Dear Abby: A friend is living upstairs, and it’s time he moved on

Man agrees to put up his buddy during divorce, but after several months his wife has had enough.

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DEAR ABBY: My husband and I have a friend, “George,” who rents our upstairs. Our home is large, and the second floor has all the amenities of a 2,500-square-foot house. He has his separate entrance and never has to come through our living space.

In the beginning, I agreed to the arrangement because he was going through a divorce and needed a place to live. Now, for the past several months, his ex has been spending nights upstairs. We just celebrated the holidays, and his family was here together.

I’m feeling very confused and uncomfortable having them both up there. Now that George seems to have worked through his marital problems, I feel it’s time he moves out. My husband doesn’t understand why I feel this way and can’t understand why I want my house back!

Am I overreacting? Please tell me I’m not being selfish. — BEING USED IN THE SOUTH

DEAR BEING USED: You are not selfish, and you’re not overreacting. Refresh your husband’s memory about how the arrangement began. It was a safe refuge for a friend going through a traumatic life change. Those circumstances no longer apply, and if you are not comfortable with George entertaining his ex under your roof, it is understandable. Communal living is not for everyone.

DEAR ABBY: Recently, my husband booked me and our infant son on a trip to visit some of his family in California. I didn’t want to go in the first place because I was, and still am, struggling with postpartum depression, anxiety and stress in our relationship.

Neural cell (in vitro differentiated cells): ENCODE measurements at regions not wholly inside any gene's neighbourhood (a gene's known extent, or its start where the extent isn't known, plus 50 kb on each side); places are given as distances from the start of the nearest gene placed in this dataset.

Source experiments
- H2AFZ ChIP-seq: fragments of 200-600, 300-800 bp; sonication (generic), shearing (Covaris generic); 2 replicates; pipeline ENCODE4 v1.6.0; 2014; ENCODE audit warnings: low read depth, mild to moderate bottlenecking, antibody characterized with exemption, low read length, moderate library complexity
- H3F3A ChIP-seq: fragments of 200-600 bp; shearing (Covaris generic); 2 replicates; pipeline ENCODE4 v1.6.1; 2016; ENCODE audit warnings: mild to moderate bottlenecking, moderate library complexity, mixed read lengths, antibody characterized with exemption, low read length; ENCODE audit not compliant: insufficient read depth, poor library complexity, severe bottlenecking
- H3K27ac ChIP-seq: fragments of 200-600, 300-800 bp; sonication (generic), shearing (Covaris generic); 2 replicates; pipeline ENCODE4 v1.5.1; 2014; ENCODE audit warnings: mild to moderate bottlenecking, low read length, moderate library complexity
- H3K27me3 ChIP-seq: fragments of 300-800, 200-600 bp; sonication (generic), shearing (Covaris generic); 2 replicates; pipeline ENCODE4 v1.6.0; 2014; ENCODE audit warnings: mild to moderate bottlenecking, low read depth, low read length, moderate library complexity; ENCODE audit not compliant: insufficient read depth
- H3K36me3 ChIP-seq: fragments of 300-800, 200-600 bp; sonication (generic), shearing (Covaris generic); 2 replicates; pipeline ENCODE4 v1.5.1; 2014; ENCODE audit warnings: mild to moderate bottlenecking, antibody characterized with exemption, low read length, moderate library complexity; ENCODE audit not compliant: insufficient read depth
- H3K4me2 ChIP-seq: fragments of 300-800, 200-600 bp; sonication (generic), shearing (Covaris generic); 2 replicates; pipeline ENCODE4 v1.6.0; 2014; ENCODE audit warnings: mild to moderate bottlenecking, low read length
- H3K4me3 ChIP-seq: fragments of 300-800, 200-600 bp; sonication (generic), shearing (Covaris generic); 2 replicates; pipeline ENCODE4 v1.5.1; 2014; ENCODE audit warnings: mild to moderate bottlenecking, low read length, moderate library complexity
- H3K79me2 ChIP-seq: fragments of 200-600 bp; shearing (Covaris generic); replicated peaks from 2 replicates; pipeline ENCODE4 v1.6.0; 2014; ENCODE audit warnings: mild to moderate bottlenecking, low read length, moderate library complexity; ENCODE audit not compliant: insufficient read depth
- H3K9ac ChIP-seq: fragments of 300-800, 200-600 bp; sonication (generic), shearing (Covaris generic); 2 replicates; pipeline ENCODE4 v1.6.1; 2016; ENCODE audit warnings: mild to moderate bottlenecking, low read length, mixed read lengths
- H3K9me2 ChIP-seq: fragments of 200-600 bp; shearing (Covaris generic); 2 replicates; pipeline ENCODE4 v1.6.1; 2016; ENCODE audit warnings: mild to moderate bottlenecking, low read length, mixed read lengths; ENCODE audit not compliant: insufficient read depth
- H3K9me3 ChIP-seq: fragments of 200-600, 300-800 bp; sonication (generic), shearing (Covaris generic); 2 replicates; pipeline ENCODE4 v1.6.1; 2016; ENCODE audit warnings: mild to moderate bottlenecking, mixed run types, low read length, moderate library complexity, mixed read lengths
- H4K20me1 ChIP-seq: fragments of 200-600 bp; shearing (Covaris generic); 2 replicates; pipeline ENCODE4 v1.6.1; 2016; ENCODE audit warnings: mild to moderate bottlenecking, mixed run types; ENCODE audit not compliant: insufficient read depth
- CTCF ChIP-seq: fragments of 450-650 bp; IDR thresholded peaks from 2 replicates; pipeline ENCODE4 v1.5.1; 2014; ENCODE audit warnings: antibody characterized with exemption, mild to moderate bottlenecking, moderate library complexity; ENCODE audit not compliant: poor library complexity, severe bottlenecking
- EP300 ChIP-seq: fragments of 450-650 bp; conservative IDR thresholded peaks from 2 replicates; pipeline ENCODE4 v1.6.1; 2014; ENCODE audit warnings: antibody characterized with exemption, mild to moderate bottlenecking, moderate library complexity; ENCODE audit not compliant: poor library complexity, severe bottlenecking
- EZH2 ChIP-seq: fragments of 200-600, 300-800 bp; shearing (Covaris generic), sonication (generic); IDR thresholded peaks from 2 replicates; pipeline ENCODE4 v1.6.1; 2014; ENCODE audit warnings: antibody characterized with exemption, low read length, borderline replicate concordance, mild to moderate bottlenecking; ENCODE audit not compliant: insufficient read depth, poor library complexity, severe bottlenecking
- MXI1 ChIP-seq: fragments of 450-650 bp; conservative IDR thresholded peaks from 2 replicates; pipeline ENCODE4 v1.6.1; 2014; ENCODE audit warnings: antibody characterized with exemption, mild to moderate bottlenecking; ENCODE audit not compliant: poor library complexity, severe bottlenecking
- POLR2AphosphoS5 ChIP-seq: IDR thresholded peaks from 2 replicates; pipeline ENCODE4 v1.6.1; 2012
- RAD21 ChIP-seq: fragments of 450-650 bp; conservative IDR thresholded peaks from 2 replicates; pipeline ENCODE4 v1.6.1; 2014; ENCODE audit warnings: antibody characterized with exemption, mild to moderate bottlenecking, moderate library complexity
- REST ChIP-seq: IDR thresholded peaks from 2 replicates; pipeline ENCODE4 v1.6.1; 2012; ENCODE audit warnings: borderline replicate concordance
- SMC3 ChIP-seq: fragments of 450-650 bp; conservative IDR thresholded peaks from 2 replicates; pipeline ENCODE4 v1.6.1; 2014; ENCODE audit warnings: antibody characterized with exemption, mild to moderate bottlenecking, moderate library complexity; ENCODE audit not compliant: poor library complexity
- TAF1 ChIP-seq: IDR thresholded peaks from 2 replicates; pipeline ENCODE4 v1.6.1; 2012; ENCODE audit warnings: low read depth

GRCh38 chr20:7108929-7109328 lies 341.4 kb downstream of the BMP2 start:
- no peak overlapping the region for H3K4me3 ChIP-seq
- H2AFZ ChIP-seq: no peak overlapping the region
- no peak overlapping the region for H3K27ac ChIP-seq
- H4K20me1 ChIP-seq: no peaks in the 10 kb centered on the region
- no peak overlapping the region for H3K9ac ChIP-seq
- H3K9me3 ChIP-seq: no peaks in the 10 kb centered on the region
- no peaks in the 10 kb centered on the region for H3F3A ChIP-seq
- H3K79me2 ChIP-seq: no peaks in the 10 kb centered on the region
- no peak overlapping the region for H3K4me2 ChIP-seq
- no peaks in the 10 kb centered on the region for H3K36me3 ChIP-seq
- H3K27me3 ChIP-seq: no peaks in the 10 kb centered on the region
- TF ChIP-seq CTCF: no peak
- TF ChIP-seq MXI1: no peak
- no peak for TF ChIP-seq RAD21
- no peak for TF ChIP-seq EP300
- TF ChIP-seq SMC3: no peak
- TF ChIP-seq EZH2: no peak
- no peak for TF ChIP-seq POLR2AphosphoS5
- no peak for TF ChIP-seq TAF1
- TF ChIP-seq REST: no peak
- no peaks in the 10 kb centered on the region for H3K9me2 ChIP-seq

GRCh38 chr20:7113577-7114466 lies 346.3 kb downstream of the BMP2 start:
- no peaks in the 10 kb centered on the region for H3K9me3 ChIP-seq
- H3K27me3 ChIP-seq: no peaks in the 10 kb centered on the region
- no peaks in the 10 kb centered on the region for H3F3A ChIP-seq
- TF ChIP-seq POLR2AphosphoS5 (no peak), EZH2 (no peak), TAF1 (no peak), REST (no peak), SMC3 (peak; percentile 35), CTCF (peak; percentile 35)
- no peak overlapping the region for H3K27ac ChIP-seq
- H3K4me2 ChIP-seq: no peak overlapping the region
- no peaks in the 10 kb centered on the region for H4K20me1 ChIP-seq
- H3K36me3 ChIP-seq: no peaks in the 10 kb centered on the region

I had one request: Do not put me and our infant son in the head-of-the-household’s car. My husband’s father drives recklessly and shows no regard for human life. Well, of course my husband didn’t speak up about it, and we ended up in Mr. Reckless’ car. Now I look like “the difficult wife” because I’d rather catch a rideshare or fly back home. Am I being dramatic or overly concerned with safety? — SAFE OR SORRY IN THE MIDWEST

DEAR SAFE OR SORRY: Overly concerned? It’s your job to be concerned with safety. Because your husband failed to speak up didn’t mean that YOU shouldn’t have.

As a mother, you are responsible for your baby’s safety. You should have expressed that if you and your little one — in a child seat, I presume — couldn’t travel in someone else’s vehicle, you would be taking other transportation. In the future, when visiting your in-laws, this is what you should do.

DEAR ABBY: Today was warm, so my friend and I went for a walk with my dog at a neighborhood park. We decided to rest on a park bench that was shaded by trees. A man was sitting there, and I asked if he would mind if we shared the bench with him. The man said he was waiting for a personal call. I told him we wouldn’t listen and sat down. The man stood up and said angrily that we should have respected the fact he was there first and stalked off! Were we wrong to sit down? — BAFFLED IN CALIFORNIA

DEAR BAFFLED: No, you were not wrong. It’s a public park. If the man was uncomfortable talking in front of you, he should have taken his phone and talked elsewhere — which he did.

Dear Abby is written by Abigail Van Buren, also known as Jeanne Phillips, and was founded by her mother, Pauline Phillips. Contact Dear Abby at or P.O. Box 69440, Los Angeles, CA 90069.

Good advice for everyone — teens to seniors — is in “The Anger in All of Us and How to Deal With It.” To order, send your name and mailing address, plus check or money order for $8 (U.S. funds) to: Dear Abby, Anger Booklet, P.O. Box 447, Mount Morris, IL 61054-0447. (Shipping and handling are included in the price.)

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